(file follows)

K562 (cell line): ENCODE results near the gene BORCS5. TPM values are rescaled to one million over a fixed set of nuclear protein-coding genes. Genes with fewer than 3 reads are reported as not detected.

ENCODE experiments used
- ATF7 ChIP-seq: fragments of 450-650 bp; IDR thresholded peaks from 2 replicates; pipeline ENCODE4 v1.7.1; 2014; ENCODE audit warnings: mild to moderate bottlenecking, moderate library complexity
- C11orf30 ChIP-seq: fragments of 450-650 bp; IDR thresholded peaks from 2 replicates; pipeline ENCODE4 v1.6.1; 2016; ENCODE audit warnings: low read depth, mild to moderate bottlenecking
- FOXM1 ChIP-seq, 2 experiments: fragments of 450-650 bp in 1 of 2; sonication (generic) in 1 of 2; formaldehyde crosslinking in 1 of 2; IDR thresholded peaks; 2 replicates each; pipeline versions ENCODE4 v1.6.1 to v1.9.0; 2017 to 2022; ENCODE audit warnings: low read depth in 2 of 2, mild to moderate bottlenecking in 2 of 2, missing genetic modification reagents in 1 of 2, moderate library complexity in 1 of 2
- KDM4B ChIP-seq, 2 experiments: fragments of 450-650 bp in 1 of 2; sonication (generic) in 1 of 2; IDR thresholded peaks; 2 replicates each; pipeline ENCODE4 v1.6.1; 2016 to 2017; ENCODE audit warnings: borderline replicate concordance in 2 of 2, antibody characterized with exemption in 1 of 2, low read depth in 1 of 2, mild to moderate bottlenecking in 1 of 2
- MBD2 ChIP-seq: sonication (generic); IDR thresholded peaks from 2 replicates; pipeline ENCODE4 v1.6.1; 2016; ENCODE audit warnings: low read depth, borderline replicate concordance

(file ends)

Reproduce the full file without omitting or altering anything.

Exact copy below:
K562 (cell line): ENCODE results near the gene BORCS5. TPM values are rescaled to one million over a fixed set of nuclear protein-coding genes. Genes with fewer than 3 reads are reported as not detected.

ENCODE experiments used
- ATF7 ChIP-seq: fragments of 450-650 bp; IDR thresholded peaks from 2 replicates; pipeline ENCODE4 v1.7.1; 2014; ENCODE audit warnings: mild to moderate bottlenecking, moderate library complexity
- C11orf30 ChIP-seq: fragments of 450-650 bp; IDR thresholded peaks from 2 replicates; pipeline ENCODE4 v1.6.1; 2016; ENCODE audit warnings: low read depth, mild to moderate bottlenecking
- FOXM1 ChIP-seq, 2 experiments: fragments of 450-650 bp in 1 of 2; sonication (generic) in 1 of 2; formaldehyde crosslinking in 1 of 2; IDR thresholded peaks; 2 replicates each; pipeline versions ENCODE4 v1.6.1 to v1.9.0; 2017 to 2022; ENCODE audit warnings: low read depth in 2 of 2, mild to moderate bottlenecking in 2 of 2, missing genetic modification reagents in 1 of 2, moderate library complexity in 1 of 2
- KDM4B ChIP-seq, 2 experiments: fragments of 450-650 bp in 1 of 2; sonication (generic) in 1 of 2; IDR thresholded peaks; 2 replicates each; pipeline ENCODE4 v1.6.1; 2016 to 2017; ENCODE audit warnings: borderline replicate concordance in 2 of 2, antibody characterized with exemption in 1 of 2, low read depth in 1 of 2, mild to moderate bottlenecking in 1 of 2
- MBD2 ChIP-seq: sonication (generic); IDR thresholded peaks from 2 replicates; pipeline ENCODE4 v1.6.1; 2016; ENCODE audit warnings: low read depth, borderline replicate concordance